A magnetic sphere (representing the Earth) is placed in a vacuum chamber and the solar wind is simulated by firing electrons at the sphere. We have two of these tools in the UK within universities and here at Nottingham Trent University I recently helped a student build a budget version as a masters project.

By changing the magnetic field strength and the distance between objects, you can observe how auroras change. The emissions are predominantly purple, as you would expect with an atmosphere of 72% nitrogen. A strong emission ring appears around the top, where the aurora would be seen on Earth, and this ring moves up and down in latitude depending on the magnetic field strength.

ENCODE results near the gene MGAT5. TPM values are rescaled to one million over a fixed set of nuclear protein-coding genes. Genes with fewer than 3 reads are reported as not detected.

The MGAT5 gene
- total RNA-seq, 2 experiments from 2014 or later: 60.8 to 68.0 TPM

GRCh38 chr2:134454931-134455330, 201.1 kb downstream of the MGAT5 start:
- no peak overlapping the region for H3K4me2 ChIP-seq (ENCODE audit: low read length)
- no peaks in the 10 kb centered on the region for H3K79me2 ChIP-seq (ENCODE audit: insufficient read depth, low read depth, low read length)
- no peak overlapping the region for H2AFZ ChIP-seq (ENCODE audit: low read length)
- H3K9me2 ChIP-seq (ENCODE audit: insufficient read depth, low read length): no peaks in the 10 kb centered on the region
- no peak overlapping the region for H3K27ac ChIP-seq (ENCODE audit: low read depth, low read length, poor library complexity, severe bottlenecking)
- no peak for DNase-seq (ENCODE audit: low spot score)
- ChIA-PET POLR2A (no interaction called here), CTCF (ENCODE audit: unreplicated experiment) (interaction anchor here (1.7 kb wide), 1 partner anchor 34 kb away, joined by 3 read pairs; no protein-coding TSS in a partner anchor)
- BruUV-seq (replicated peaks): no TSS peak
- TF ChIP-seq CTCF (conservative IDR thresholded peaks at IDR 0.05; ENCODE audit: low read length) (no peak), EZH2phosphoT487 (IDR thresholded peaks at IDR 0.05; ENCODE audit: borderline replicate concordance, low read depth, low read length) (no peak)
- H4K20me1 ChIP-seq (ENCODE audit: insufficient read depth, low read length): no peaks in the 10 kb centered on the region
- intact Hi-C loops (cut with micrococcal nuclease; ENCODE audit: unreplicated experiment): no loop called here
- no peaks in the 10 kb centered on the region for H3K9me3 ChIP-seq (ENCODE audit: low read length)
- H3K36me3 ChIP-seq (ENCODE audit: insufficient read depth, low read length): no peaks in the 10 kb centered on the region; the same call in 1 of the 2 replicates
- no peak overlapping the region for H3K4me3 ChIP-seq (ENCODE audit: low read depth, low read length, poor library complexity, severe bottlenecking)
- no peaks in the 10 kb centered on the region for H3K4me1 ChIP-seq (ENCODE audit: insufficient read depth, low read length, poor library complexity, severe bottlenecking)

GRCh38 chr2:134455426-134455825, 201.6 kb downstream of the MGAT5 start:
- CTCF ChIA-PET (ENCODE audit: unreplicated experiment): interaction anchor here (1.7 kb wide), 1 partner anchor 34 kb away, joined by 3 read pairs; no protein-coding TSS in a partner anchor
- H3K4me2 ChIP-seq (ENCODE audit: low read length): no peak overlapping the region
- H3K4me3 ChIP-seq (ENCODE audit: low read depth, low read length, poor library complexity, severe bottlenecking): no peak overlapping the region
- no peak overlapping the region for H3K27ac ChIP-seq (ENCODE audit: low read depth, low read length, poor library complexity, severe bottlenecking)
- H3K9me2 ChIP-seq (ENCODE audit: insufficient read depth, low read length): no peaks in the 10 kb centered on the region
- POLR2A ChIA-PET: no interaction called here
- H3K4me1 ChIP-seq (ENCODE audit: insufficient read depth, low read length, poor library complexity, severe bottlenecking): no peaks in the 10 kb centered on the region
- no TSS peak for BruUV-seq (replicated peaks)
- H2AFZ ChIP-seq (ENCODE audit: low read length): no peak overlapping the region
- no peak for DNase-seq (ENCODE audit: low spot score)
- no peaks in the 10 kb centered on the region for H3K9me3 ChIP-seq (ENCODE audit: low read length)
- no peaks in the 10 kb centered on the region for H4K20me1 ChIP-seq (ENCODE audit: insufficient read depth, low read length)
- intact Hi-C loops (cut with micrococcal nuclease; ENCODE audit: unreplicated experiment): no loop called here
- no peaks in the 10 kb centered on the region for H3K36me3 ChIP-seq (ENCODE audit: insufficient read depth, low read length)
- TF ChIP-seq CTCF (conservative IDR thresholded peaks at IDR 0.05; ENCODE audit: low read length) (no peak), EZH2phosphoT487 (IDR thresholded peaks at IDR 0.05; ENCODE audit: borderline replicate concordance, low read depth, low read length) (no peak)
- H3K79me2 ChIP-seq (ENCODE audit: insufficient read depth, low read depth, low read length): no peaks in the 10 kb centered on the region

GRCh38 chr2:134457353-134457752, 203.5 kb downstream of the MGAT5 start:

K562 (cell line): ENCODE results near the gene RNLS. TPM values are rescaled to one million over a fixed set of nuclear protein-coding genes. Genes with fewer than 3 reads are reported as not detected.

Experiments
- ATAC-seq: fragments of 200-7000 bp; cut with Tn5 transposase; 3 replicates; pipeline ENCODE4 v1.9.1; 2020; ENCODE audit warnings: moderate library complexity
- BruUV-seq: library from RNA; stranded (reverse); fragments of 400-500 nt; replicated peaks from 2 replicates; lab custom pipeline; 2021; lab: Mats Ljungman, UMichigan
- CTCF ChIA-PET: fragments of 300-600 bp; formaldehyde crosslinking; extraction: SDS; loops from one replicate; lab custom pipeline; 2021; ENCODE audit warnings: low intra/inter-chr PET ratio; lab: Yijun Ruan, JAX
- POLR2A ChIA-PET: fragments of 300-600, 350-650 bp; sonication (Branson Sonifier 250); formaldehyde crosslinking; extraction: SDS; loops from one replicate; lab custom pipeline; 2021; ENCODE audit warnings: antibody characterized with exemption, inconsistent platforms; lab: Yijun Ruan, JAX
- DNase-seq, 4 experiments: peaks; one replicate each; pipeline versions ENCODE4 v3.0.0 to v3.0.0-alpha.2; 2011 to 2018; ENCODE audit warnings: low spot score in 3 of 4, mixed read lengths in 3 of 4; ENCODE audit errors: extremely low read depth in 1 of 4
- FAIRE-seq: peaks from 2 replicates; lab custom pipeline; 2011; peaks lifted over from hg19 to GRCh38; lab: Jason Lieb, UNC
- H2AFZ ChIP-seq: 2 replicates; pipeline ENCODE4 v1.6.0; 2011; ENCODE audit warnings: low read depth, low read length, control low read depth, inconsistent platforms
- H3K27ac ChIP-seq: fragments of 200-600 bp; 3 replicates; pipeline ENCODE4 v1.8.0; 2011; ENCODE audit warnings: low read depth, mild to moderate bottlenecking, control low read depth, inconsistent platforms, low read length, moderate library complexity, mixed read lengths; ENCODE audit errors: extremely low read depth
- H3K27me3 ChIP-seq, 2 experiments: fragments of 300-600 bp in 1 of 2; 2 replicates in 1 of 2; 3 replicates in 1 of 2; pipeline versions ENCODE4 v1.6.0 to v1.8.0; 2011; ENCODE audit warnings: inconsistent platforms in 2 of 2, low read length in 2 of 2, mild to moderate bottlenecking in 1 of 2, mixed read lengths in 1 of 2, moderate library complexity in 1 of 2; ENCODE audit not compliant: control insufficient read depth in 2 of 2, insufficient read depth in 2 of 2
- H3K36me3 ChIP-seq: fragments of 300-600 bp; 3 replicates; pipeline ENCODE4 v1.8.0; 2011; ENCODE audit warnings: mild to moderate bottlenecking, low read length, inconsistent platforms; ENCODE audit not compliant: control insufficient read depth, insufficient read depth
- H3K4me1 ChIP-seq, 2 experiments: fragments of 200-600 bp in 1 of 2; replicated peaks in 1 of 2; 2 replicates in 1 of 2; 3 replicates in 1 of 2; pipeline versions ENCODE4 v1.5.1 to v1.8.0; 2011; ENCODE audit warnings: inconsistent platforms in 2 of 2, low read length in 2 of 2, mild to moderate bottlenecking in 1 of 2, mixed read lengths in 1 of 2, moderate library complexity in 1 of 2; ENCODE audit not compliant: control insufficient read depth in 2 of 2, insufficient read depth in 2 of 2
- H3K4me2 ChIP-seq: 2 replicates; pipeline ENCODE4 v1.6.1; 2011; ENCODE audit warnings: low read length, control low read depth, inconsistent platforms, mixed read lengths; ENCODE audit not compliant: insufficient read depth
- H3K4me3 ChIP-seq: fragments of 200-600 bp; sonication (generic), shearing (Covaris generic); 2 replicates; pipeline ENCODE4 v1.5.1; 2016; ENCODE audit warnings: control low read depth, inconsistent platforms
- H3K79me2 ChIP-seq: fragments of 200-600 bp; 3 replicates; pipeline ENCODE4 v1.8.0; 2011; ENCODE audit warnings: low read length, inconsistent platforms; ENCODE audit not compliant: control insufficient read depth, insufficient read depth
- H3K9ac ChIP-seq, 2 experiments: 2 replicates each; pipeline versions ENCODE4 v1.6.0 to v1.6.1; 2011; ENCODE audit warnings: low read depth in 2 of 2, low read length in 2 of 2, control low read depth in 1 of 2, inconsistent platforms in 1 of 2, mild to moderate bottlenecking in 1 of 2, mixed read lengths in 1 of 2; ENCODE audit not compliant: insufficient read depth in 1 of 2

As a natural occurrence, auroras are a miracle. But even better, with every strong geomagnetic storm we make improvements that help protect against the potential damage from future events.

This article is republished from The Conversation under a Creative Commons license. Read the original article.

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Ian Whittaker does not work for, consult with, own shares in or receive funding from any company or organization that would benefit from this article, and has disclosed no relevant affiliations beyond their academic appointment.